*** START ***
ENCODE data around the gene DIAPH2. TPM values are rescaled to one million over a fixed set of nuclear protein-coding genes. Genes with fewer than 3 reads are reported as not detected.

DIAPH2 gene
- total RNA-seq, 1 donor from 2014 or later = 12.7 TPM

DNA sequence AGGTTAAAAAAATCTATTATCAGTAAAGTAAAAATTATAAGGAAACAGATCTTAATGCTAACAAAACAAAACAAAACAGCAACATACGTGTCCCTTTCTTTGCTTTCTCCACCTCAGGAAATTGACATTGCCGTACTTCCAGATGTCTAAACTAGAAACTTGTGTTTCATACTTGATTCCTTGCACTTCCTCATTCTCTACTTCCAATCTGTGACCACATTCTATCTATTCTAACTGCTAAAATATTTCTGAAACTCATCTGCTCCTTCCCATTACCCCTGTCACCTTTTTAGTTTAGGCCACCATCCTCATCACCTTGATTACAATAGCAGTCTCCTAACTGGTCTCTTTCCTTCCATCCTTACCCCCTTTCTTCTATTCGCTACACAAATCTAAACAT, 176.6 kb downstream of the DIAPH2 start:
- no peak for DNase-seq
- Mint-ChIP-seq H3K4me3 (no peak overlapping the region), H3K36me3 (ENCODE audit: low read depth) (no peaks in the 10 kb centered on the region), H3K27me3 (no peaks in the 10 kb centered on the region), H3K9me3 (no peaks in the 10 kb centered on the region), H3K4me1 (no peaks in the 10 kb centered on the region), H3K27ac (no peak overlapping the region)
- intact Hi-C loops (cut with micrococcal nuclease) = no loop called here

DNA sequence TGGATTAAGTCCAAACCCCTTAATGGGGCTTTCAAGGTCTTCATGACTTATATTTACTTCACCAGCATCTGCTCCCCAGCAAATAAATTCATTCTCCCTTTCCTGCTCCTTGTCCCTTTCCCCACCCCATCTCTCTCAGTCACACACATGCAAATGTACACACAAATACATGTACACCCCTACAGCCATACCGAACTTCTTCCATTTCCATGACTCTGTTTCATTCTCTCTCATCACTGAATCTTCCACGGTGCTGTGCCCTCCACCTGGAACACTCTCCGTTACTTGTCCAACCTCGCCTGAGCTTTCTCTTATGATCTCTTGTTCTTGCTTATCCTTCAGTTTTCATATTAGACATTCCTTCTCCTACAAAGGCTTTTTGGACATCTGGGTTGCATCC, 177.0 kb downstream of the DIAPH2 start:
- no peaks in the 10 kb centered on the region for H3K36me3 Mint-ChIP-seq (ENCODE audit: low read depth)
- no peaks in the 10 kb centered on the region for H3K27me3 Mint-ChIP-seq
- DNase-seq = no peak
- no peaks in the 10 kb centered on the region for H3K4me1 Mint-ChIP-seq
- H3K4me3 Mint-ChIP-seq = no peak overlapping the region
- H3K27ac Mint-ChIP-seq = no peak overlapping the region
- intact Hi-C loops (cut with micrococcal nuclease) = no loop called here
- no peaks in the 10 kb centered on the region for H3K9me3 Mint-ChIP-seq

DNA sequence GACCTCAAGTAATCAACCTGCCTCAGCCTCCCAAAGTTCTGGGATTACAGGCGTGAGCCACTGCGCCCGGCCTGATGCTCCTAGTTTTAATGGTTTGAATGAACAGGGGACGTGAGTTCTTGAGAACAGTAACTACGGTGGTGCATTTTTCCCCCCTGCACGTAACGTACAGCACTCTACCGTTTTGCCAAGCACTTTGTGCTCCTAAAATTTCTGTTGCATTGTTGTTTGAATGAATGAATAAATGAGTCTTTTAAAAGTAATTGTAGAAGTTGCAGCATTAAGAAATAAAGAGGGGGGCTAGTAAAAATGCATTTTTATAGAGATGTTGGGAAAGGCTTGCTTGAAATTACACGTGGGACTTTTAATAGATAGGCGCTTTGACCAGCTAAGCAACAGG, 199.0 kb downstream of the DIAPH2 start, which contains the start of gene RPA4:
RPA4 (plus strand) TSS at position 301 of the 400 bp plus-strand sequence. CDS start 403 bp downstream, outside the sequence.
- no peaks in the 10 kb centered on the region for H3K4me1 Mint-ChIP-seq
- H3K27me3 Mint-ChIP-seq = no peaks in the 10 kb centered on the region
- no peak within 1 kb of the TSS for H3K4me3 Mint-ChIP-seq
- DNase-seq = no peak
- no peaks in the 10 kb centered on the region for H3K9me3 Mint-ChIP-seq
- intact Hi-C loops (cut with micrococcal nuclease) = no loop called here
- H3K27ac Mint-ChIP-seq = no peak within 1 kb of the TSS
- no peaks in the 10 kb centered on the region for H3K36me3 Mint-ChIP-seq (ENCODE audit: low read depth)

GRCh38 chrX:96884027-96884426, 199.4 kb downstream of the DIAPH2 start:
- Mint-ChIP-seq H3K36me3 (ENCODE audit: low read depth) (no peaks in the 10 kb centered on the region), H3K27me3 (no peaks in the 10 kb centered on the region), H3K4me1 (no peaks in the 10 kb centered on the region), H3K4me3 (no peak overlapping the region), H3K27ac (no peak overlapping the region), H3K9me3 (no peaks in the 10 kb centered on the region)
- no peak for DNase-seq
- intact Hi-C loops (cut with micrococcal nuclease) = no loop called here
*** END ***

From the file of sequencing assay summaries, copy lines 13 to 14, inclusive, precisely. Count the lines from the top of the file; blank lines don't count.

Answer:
- H3K4me3 Mint-ChIP-seq = no peak overlapping the region
- H3K27ac Mint-ChIP-seq = no peak overlapping the region